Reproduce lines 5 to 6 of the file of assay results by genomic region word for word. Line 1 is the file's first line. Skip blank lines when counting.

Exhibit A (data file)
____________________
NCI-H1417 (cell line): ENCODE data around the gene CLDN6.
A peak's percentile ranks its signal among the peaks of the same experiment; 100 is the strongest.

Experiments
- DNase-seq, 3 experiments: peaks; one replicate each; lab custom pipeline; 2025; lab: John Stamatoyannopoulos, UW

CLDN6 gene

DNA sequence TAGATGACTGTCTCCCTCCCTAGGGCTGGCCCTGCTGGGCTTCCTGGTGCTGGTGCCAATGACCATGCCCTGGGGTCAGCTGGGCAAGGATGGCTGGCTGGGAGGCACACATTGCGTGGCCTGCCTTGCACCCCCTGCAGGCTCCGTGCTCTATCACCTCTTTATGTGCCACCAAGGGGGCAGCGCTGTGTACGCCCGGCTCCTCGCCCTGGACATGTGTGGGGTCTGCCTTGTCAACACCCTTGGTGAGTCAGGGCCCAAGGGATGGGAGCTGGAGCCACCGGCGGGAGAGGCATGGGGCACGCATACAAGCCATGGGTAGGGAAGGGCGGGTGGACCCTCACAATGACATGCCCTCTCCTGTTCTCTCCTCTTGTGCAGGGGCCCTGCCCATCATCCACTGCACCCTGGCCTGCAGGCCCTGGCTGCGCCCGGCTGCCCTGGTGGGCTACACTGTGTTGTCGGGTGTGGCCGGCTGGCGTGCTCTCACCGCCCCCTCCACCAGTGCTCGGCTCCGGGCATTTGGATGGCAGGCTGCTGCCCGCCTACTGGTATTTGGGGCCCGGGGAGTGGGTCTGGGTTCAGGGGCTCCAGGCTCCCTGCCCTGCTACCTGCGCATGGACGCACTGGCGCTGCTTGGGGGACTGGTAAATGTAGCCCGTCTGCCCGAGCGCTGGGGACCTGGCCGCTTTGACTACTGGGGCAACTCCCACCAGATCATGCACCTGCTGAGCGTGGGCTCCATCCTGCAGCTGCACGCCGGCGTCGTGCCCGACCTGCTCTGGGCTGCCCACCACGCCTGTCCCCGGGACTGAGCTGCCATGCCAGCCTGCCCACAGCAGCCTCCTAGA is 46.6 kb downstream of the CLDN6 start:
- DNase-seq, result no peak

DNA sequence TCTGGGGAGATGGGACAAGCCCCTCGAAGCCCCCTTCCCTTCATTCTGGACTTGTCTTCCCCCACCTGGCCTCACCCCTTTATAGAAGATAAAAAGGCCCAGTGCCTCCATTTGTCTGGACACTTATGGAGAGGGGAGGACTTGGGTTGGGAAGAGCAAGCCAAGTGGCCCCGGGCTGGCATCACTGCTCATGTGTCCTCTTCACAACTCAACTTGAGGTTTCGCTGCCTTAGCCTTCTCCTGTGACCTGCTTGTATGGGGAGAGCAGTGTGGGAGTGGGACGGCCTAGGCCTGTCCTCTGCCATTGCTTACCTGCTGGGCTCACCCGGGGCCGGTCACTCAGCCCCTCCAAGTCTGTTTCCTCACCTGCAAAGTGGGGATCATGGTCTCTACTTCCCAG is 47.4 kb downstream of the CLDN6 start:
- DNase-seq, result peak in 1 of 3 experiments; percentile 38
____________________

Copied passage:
CLDN6 gene

DNA sequence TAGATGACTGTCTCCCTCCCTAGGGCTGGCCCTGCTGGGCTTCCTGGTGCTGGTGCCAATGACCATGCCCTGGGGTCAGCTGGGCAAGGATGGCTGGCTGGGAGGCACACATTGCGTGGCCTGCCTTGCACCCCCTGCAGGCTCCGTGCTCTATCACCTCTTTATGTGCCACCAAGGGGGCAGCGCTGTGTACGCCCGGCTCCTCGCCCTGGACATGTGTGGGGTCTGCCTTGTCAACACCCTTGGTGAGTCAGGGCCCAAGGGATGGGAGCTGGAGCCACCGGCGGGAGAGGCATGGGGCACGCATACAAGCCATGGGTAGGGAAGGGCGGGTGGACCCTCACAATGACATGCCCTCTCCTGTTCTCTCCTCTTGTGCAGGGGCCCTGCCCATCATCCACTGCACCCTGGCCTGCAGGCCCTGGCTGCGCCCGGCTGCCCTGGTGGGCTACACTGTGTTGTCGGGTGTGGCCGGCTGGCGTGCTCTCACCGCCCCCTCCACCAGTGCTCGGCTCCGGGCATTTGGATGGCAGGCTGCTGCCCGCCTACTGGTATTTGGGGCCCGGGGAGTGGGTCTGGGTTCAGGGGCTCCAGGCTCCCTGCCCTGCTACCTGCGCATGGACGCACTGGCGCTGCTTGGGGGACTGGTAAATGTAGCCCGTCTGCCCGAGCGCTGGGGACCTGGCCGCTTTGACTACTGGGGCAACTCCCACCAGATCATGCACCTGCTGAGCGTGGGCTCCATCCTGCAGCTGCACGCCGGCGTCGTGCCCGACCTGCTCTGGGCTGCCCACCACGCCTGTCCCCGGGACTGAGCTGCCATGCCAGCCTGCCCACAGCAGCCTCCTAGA is 46.6 kb downstream of the CLDN6 start: